Mechanical Facilities for South Station Terminal

One of the main uses of the Boiler Plant besides providing steam heat, was to generate electrical power for the entire Terminal Facility. The plant needed to provide power for Lighting, the massive exhaust fans for the underground loops, and most importantly,  power for the the massive compressors that provided air to operate all 137 of the electro-pneumatic switches in the terminal zone. The power room also needed to provide power to the sump pumps for all of the underground portions of the Terminal. Since the terminal was built on a  tidal flat, water was a problem for all the underground facilities in the terminal. Large pumps were constructed throughout the terminal to keep everything dry.

For a detailed description of all these facilities, The American Society of Mechanical Engineers published a journal on the facilities. The South Station mechanical facilities are extensively covered in Volume XXI of the Transactions of the American Society of Mechanical Engineers.  Starting on page 451, the Journal provides an extensive coverage of these buildings. A copy of this Journal can be found here:  Volume XXI of the Transactions of the American Society of Mechanical Engineers.

Tuesday, January 4, 2011

South Station Post-New Haven

The gullible John Sheridan has carelessly given me the keys to the castle here at The South Station Project. For my first blog post, I'd thought I'd dredge the internet for some South Station photos, showing some of the changes over the years. For this post, all images are from the NERAIL Photo Archive, in chronological order.

South Station was slowly nibbled away after the station was sold to the Boston Redevelopment Authority in 1965. In fact, it was due to be razed entirely before the preservationist movement saved the day and the station. Instead, it was transferred to the MBTA in August, 1979. South Station was the subject of a massive reconstruction project in the mid-1980's where they rationalized the track plan for modern trains and fixed up the rest of the headhouse. They actually built a new Atlantic Ave. wing to take place of the old one that was knocked down, even going so far as to re-open the granite quarries from the original contstruction so as to match it perfectly.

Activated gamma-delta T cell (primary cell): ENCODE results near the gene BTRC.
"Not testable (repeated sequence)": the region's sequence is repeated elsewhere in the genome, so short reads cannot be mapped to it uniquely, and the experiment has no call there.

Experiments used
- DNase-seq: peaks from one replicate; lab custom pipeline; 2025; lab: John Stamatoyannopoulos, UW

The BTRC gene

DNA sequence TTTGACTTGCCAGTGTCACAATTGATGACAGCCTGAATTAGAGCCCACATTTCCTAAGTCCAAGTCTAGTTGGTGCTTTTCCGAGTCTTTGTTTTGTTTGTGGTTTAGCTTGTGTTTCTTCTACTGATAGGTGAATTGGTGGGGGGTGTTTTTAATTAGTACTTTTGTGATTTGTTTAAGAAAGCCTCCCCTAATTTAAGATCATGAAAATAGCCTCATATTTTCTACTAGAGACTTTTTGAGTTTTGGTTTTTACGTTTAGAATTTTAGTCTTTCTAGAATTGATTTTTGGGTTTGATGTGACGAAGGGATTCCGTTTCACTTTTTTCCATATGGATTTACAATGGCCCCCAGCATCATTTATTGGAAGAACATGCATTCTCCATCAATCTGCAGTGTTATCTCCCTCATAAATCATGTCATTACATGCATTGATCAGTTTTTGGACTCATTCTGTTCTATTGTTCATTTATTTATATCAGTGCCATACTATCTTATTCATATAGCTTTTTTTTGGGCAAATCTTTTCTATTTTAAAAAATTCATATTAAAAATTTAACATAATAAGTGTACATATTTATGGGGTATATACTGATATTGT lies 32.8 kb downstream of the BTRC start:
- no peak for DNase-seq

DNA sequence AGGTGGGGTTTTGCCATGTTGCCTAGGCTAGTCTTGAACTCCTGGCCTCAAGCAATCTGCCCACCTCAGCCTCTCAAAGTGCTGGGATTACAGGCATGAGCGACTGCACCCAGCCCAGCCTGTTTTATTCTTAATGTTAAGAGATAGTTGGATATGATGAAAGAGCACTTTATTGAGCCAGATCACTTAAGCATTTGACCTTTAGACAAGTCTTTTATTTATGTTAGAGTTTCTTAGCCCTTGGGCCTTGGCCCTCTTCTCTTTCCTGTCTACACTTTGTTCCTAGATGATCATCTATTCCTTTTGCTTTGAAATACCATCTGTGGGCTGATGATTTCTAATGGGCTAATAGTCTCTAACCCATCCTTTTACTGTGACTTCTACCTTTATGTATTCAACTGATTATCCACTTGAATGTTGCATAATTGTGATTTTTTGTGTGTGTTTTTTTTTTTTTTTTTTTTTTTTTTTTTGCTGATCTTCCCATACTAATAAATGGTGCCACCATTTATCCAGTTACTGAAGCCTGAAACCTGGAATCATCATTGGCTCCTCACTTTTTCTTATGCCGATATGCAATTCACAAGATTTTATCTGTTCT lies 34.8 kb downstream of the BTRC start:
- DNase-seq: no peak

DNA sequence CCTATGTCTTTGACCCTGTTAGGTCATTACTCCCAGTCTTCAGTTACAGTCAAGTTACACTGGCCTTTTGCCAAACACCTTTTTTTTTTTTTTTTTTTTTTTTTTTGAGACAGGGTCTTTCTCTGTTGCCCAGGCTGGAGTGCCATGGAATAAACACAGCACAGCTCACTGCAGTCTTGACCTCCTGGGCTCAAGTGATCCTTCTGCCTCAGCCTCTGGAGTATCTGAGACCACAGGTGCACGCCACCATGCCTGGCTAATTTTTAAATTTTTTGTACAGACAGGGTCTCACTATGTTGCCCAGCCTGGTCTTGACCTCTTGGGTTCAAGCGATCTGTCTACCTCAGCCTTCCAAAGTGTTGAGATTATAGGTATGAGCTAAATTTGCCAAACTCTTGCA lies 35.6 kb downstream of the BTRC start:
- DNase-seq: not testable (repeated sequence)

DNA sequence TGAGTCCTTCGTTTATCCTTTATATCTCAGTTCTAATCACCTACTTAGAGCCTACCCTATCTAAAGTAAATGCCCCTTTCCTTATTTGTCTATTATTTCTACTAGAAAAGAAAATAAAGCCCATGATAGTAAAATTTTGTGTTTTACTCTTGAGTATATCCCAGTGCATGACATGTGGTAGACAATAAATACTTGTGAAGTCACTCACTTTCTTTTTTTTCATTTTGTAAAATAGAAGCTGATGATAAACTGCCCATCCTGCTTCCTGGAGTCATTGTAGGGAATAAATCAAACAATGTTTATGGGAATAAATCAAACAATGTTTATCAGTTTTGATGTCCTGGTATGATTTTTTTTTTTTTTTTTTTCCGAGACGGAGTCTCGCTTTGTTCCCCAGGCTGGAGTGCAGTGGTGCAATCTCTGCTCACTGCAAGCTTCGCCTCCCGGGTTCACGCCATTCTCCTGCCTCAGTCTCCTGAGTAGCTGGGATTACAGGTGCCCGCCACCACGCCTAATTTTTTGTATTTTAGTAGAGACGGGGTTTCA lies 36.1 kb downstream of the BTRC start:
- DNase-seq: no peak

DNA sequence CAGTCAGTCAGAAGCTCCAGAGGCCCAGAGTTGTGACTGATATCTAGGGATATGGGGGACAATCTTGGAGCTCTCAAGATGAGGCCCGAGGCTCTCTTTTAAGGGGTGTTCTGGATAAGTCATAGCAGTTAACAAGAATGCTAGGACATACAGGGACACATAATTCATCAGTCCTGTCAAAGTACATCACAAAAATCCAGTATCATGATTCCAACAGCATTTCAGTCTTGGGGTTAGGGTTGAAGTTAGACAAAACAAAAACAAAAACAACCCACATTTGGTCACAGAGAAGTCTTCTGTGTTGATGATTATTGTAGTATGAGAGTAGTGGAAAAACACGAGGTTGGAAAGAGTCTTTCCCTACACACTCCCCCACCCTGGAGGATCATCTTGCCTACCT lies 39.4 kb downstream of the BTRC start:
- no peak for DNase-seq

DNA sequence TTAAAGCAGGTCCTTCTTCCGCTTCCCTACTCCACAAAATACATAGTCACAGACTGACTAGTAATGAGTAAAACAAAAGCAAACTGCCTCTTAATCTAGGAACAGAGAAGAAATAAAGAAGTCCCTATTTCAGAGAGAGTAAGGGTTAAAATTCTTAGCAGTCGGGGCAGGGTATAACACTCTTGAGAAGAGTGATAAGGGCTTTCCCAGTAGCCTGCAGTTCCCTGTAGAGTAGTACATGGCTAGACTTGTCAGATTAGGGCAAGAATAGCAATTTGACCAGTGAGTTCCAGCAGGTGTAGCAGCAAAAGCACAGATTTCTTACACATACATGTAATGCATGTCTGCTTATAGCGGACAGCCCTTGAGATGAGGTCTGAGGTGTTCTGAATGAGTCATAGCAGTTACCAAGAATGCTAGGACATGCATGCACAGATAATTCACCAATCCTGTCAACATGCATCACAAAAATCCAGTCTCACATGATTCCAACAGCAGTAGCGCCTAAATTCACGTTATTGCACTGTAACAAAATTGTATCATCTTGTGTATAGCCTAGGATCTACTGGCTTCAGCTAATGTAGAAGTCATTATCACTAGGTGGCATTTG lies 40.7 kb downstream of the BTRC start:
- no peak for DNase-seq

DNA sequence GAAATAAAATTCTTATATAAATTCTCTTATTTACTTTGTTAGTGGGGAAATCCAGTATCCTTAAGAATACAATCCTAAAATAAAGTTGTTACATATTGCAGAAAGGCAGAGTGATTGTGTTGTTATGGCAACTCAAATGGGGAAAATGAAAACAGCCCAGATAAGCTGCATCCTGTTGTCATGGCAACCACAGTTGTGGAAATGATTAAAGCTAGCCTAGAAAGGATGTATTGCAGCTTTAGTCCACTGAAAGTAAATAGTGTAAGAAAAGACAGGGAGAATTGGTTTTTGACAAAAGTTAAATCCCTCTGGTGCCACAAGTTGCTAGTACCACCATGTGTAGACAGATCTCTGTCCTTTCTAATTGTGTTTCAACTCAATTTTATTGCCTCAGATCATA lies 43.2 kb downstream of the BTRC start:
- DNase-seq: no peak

South Station, September 1973 photo by Bruce S. Nelson

As we can see above, the USPS brick building is in place, eating up almost half the yard tracks. Also, the Atlantic Ave. wing of the station (on the left) has been cut back already. The high track weeds are a common Penn Central affliction.

South Station, May 1977 photo by Robert B. Clere

From Summer St. across Dewey Square, one can see how much of the headhouse is missing. Behind the headhouse on the left is the Stone & Webster building looming over the area. This glass & steel building supplanted around half of the headhouse's square footage. On the right behind the tree, one can see white "columns" of the original USPS South Postal Annex, which was built over the high-numbered tracks.

South Station, 1980 photo by Bill McCaffrey

One can see just how big the Stone & Webster building is on the right, and the new Boston Federal building (the washboard) is in the background. Pretty amazing how much the city skyline changed from the above 1973 picture.

South Station, 1985 photo by Peter Kingman

A rare shot of the 1984-1988 reconstruction project. This is the underground commuter station that was never used. The roof monitors are for the Midway, and one can see the old butterfly shed supports at the roof edge. The entire area above the underground tunnel was covered with a corrigated metal deck, some of which is visible here as a pattern on the beam between the levels.

South Station, 1986 photo by Peter B. Kingman

More during the reconstruction project, showing that the lower numbered tracks are out of service and the butterfly sheds & Midway are gone. All the windows are boarded up, and from personal memory, the inside wasn't much better. A fire at the Club Car bar didn't help, either. I just remember as a kid lots of pigeons, plywood, and grime.

South Station, 1988 photo by Peter B. Kingman

Almost done, with only a small pile of rubble visible on the right. The new highlevel platforms are in place, along with the new waiting room taking the place of the old Midway.

Monday, January 3, 2011

Happy Birthday South Station

It was 112 years ago (December 28th 1898) that The South Station Terminal was dedicated.